14 November 2013 at 11.10am | 3 Comments
Opera singers are asked to impersonate animals more often than you might imagine – think of the feisty heroine of Janáček’s The Cunning Little Vixen, the dragon and Woodbird in Wagner’s Siegfried or the array of creatures in Ravel’s L’Enfant et les sortilèges. But real-life animals sometimes get their chance to star too.
Francesca Zambello's production of Carmen, which opens on 16 December, offers an animal acting bonanza, including parts for a clutch of chickens and the patient donkey Pollyanne (who also starred with Plácido Domingo in Pagliacci, where she tried a little karaoke!). But the best dramatic role goes to Louis, Escamillo's majestic black horse in Act II. Louis created the role in 2006 and has appeared in each revival; with the help of a few polo mints he even seems to enjoy the singing.
There's plenty of horsing around in both ballet and opera at the Royal Opera House, from the cob horses in Trevor Nunn's production of Kát’a Kabanová to the white Shetland pony Peregrine and his dainty cart in La Fille mal gardée. In 2012 a 15-year-old Irish draft horse named Rupert made national news in Robert Carsen's new production of Falstaff. Rupert had instant star quality, offering silent sympathy to Ambrogio Maestri (Falstaff) while munching on hay in Act III scene 1, and letting Maestri ride him round the stage in Act III scene 2. Maestri, a novice rider, described their relationship as ‘love at first sight’.
Dogs are also notorious for their love of performing, and several Royal Opera productions have included parts for pooches. The Visconti production of Don Carlo equipped Philip II with two wolfhounds (though they had to be retired after one joined in the singing). Count Almaviva in David McVicar’s production of Le nozze di Figaro shows his animal-loving side when he leads on a springer spaniel in Act II. So does Musetta in John Copley’s beloved production of La bohème; she makes her striking first entrance with Puffin, a fluffy white German spitz endowed with saint-like patience. Alfie, the village dog in L’elisir d’amore has an even more challenging role, with two massive sprints across the stage in Act I. This young Jack Russell terrier stole the show in 2012, and even elbowed his way onto the website.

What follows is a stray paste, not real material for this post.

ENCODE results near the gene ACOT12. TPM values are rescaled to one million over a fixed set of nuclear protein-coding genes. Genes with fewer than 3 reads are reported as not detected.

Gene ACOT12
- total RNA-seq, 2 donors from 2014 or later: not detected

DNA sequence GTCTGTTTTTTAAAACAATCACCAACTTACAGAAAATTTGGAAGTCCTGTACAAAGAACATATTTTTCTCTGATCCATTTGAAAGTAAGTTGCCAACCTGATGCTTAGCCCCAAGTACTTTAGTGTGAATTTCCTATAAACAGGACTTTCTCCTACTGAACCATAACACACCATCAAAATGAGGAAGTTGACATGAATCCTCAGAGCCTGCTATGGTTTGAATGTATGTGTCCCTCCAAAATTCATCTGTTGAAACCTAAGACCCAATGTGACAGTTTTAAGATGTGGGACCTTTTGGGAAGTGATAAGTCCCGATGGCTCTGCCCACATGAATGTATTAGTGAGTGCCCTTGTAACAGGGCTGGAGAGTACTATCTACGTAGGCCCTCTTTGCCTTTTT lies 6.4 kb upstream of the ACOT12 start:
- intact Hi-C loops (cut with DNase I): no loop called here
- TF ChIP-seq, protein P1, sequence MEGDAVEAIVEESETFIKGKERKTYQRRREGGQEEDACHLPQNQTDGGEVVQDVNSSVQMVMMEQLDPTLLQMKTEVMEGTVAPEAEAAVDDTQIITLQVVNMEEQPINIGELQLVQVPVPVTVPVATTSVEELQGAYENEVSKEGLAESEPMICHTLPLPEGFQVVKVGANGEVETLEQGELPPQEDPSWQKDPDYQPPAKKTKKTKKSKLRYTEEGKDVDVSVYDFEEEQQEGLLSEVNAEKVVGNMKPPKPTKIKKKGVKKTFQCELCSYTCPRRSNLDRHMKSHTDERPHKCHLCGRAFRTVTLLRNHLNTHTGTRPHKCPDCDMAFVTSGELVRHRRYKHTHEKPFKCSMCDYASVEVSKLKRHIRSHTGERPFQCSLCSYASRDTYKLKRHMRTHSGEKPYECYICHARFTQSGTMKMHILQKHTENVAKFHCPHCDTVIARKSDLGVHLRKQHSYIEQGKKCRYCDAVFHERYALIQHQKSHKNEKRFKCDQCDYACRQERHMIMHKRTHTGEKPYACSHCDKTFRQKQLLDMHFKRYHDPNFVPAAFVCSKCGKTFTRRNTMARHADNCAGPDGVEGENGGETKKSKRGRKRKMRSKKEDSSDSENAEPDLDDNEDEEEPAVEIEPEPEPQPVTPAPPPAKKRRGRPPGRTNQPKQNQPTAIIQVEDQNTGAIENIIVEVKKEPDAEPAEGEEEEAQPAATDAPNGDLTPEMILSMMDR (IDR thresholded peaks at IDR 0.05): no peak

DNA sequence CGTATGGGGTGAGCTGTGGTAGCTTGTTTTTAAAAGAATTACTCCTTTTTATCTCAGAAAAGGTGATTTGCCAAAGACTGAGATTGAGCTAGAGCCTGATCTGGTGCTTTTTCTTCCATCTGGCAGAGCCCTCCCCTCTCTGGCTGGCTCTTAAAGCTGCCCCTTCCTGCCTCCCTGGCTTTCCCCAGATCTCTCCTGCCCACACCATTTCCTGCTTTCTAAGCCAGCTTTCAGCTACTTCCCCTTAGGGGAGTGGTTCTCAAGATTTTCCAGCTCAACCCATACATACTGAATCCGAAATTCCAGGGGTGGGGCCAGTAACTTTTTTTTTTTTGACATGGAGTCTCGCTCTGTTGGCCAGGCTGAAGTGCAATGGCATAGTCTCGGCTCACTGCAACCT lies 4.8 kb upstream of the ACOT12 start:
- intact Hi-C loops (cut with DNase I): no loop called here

Cats are a little less stage-savvy than dogs, and we sometimes have to rely on model moggies – like the sleeping cat in Moshe Leiser and Patrice Caurier's production of Il turco in Italia. However, the real black cat Girlie bravely endured a full five minutes as the witch Ježibaba’s cat in Act III of Jossie Wieler and Sergio Morabito's production of Rusalka, curled up on a sofa and seemingly impervious to the noise of several opera singers and a ninety-piece orchestra going at full pelt (as it were).
Birds have also had the odd walk-on part. Sadly, the eagle scheduled to appear in Graham Vick's production of Mitridate, re di Ponto got bored in rehearsals and so his contract had to be terminated, but in David McVicar's Die Zauberflöte Sarastro's majesty is enhanced by a handsome and very well-behaved falcon carried on by an attendant priest.
‘Never work with children or animals’, the saying goes. But our experiences at the Royal Opera House contradict it. Our animals perform before more than 2,000 people, cope with often very loud music and behave impeccably. They are indisputably stars.
Francesca Zambello's production of Carmen runs from 16 December to 9 January. Tickets are available now.